Five Key Metrics to Consider When Inventory Planning

Inventory planning is part art, part science, and can require some structural thinking. Our VP of Finance, Harley Pasternak lays out five must-know metrics that you can incorporate to help plan your inventory position.

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Most consumer brands will invest the majority of their funding into three primary use cases: building & storing inventory, shipping products, and marketing to prospective customers. In this piece, we’ll focus on building and storing inventory and share five metrics you may want to consider when inventory planning.  

Inventory planning is critical to get right. Produce too little, and you may not be able to fulfill all of your sales. Produce too much, and you risk throwing out excess product and taking a loss. So how much inventory is the right amount?

You’ll want to start by estimating how many sales you expect to make over the next production cycle. In an ideal scenario, you will produce the exact amount of product you will sell without any slippage or returns, but in manufacturing, you must prepare for the unexpected. It is important to account for a margin of error to avoid potential product shortages wherein you are winning sales you cannot fulfill, potentially damaging your brand with the dreaded “out of stock” label.

When deciding how much additional inventory you want to produce, there are a few important questions to consider: (1) What is my inventory turnover ratio? (2) What are my Days of Sales? (3) How long is my shelf-life? (4) Is my product seasonal? (5) What are my product margins?

Inventory Turnover Ratio

Your inventory turnover ratio will tell you how many times you sell through your inventory each year. This is calculated as:

Inventory Turnover Ratio = Cost of Goods Sold (COGs) ÷ Inventory Value

Most demand planning experts view six to twelve months as a desirable ratio, however, this changes dramatically by industry. Low-margin products should target higher inventory turnover ratios, while high-margin products have more wiggle room to achieve success at lower turnover rates. Intuit recommends using the following formula to determine effective inventory management.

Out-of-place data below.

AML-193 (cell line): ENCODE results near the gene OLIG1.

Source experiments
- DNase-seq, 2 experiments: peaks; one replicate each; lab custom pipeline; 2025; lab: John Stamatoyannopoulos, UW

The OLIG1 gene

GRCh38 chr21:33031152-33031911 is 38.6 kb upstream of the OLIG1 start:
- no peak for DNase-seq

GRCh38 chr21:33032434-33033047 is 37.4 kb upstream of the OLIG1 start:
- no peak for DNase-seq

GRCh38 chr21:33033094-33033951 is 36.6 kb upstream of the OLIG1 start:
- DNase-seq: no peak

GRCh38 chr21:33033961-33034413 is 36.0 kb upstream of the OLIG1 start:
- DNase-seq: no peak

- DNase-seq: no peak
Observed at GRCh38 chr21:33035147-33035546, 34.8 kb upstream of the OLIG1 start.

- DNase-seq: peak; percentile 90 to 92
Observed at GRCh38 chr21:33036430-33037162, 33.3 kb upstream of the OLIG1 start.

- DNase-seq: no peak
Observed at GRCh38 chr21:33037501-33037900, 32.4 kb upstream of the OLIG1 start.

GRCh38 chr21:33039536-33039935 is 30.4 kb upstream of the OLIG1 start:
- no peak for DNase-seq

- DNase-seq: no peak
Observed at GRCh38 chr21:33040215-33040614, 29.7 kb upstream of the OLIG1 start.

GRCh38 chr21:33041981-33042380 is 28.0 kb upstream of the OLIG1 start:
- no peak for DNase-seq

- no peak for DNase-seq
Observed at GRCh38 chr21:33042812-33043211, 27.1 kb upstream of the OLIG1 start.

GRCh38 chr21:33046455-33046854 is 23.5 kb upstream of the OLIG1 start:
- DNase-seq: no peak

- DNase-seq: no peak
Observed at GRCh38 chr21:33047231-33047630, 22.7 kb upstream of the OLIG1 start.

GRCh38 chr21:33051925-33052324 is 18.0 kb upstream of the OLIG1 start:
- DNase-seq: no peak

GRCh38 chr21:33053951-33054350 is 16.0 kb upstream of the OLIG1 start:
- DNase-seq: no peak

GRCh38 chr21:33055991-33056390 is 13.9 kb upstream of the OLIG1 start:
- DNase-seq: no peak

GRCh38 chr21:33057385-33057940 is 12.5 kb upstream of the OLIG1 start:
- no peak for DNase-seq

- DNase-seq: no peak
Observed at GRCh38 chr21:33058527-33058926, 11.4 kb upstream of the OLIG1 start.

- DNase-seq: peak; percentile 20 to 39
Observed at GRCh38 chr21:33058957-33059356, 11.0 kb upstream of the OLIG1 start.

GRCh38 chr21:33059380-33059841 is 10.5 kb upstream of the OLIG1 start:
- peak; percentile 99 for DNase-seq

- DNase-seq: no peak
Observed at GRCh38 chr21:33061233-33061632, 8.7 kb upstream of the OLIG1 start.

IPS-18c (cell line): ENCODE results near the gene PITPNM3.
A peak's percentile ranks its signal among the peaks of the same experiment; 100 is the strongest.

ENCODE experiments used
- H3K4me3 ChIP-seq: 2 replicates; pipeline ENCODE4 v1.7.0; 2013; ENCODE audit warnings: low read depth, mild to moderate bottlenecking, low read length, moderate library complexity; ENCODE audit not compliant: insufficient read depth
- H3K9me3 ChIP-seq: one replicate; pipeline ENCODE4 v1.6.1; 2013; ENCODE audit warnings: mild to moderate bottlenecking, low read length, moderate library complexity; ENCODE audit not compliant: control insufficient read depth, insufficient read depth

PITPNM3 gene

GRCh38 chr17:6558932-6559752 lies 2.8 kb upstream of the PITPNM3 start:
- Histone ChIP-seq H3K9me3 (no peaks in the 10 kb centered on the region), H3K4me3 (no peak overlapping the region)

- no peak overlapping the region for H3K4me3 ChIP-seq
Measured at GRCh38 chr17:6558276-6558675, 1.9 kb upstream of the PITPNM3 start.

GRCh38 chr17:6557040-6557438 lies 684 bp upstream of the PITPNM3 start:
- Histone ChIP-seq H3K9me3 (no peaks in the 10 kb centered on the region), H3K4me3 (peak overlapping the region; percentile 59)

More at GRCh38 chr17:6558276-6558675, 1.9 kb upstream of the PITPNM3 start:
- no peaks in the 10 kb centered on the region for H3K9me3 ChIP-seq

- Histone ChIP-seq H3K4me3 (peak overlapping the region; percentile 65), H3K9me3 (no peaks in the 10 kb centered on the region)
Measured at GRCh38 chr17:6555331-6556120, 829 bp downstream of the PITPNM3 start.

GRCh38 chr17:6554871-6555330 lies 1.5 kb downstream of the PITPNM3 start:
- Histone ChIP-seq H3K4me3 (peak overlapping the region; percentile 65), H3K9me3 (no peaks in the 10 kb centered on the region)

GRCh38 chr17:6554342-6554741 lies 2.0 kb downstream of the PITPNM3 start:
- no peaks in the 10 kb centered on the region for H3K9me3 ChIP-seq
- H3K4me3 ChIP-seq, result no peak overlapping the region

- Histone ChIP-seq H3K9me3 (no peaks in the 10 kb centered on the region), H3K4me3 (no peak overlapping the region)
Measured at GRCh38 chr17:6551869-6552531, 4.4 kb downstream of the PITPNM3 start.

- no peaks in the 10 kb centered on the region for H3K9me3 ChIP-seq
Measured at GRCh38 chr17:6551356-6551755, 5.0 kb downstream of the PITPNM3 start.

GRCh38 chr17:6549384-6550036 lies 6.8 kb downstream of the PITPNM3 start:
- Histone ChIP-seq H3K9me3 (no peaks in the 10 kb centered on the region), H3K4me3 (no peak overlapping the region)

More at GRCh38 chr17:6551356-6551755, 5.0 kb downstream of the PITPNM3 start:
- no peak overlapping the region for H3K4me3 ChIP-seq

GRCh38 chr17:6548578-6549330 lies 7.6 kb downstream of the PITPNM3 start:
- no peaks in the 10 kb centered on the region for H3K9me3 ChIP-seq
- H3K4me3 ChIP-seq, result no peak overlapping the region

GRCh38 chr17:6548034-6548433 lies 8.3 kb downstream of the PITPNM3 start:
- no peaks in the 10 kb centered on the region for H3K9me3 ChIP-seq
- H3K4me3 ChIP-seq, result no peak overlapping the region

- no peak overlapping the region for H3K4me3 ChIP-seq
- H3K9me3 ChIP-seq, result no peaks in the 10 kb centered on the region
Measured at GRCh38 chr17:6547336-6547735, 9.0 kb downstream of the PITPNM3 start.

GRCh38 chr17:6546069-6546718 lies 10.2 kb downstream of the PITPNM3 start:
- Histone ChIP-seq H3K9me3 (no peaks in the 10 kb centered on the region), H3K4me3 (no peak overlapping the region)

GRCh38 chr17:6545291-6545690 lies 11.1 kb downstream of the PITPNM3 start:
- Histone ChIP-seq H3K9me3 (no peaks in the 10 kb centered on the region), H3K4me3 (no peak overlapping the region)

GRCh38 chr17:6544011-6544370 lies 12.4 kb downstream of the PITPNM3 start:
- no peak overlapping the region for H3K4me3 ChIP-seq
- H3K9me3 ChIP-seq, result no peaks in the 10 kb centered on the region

Inventory Turnover Ratio x Gross Profit Margin (%) < 100%

Days of Sales Inventory (DSI)

DSI is an important metric to help you understand when you should expect to restock your inventory. It is calculated as:

DSI = days in the year (365) ÷ inventory turnover ratio

Brands typically want to target the lowest DSI possible while keeping a sufficient flow of product running through their supply chain. Similar to the Inventory Turnover Ratio, this will vary by industry and margin profile, where higher-margin products have more leniency. A lower DSI will improve the efficiency of your storage costs, a frequently overlooked expense that can stretch your dollar further if spent effectively.

Shelf Life

Shelf life is an important factor to consider when planning inventory and determining your DSI, especially in the Food & Beverage industry.The Food & Drug Administration (FDA) has strict regulations on how long products can be stored and the conditions at which you must store them. As such, you may have a lower cap on your DSI before your product needs to be turned over or disposed of.

If your product is perishable or has a short shelf-life, batch production runs may be a great way to avoid excess waste. Batch production runs are smaller, so you will pay a little more for each product on a unit basis, but you will avoid having an oversupply of expired inventory, saving you money down the road by lowering your supply chain losses and storage costs.